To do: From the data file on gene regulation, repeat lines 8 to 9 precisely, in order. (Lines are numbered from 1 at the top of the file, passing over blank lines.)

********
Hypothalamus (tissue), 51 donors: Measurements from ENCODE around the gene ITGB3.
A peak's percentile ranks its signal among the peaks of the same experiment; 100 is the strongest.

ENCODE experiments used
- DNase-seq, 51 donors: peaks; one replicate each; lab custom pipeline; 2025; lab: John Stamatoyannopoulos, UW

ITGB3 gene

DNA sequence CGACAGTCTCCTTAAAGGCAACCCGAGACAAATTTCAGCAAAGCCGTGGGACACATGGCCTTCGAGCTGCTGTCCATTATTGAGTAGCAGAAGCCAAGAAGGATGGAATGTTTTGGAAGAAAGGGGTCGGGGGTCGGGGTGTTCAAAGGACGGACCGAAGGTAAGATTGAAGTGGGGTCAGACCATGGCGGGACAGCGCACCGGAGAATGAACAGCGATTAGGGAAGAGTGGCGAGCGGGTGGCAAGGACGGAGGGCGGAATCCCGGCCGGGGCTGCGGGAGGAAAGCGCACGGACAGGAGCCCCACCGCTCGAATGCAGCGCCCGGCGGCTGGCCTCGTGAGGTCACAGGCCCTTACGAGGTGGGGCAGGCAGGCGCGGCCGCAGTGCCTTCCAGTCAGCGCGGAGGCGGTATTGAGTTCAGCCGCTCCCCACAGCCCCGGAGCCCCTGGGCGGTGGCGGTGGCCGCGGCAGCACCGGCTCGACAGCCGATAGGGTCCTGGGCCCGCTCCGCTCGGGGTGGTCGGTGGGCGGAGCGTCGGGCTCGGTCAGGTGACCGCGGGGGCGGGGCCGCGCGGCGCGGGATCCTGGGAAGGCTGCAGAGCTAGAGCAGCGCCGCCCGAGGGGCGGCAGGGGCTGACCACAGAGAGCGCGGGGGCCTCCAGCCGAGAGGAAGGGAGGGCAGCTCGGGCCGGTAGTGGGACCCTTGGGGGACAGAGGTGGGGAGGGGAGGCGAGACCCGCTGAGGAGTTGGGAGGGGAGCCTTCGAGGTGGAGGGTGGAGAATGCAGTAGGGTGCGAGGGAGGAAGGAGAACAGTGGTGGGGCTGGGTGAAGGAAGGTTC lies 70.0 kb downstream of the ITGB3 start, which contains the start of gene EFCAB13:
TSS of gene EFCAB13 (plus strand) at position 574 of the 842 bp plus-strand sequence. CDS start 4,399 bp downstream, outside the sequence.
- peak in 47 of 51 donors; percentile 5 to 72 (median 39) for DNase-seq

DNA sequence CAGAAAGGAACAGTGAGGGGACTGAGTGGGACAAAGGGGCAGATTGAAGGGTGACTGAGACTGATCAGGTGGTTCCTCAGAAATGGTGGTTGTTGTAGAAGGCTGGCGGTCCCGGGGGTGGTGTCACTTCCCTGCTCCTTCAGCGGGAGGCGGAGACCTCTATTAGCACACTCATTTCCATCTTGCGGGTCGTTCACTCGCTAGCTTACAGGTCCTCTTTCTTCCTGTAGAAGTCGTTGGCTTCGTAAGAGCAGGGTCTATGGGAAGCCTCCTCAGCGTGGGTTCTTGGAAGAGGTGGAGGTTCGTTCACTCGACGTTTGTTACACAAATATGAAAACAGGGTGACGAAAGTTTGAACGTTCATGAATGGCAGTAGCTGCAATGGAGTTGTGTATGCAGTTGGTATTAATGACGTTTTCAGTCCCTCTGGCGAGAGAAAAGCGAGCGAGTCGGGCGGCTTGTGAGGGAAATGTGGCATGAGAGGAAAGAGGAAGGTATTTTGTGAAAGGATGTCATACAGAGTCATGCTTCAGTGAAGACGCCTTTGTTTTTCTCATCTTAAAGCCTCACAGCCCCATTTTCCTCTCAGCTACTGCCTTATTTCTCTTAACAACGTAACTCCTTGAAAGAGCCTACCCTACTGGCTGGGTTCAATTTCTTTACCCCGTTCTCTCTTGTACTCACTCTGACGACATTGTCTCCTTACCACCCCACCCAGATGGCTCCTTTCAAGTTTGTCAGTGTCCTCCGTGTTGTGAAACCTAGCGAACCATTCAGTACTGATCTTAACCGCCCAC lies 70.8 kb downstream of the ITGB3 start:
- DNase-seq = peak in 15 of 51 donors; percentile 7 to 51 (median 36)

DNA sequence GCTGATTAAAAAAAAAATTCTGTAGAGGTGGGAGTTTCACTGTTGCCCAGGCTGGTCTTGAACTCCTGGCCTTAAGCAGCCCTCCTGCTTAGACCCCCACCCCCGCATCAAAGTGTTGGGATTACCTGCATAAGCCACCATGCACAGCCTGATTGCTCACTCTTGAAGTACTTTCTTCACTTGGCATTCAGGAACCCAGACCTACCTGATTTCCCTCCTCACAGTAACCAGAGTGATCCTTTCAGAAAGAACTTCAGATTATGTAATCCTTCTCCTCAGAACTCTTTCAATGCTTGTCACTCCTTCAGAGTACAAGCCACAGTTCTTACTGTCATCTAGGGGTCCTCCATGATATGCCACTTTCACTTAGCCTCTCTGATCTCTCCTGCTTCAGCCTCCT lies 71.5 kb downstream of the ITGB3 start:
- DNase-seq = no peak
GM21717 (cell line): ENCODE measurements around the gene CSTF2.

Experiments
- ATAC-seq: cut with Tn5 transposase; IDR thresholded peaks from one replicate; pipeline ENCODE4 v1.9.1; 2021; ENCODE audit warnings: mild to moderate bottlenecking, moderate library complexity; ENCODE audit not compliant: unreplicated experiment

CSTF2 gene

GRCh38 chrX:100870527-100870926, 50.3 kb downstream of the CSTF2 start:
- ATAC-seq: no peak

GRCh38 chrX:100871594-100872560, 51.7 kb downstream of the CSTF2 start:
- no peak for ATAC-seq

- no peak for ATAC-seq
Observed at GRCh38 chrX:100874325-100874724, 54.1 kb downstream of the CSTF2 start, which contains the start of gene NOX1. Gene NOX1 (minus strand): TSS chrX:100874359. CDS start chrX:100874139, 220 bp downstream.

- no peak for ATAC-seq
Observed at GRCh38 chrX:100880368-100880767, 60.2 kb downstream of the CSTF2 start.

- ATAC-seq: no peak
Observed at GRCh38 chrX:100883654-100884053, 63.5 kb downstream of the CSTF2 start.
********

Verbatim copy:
- peak in 47 of 51 donors; percentile 5 to 72 (median 39) for DNase-seq

DNA sequence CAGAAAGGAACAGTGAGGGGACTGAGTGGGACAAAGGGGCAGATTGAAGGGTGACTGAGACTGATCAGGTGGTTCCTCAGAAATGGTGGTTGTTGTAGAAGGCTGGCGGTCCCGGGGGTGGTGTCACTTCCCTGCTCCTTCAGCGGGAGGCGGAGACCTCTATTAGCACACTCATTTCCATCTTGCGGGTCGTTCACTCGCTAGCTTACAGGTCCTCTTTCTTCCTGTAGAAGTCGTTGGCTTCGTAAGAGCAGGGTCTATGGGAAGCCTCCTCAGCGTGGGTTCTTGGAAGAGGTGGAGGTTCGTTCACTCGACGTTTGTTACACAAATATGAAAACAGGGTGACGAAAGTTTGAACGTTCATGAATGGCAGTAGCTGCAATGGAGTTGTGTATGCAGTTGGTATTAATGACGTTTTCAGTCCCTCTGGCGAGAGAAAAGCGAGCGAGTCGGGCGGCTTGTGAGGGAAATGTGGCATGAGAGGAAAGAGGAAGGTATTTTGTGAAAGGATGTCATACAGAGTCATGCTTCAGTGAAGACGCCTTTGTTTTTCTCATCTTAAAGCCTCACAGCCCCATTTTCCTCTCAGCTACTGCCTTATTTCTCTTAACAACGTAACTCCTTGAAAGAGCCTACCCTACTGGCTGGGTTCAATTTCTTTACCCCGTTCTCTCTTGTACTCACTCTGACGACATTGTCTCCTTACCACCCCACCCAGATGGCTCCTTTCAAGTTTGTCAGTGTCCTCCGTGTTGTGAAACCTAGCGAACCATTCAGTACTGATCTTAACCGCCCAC lies 70.8 kb downstream of the ITGB3 start: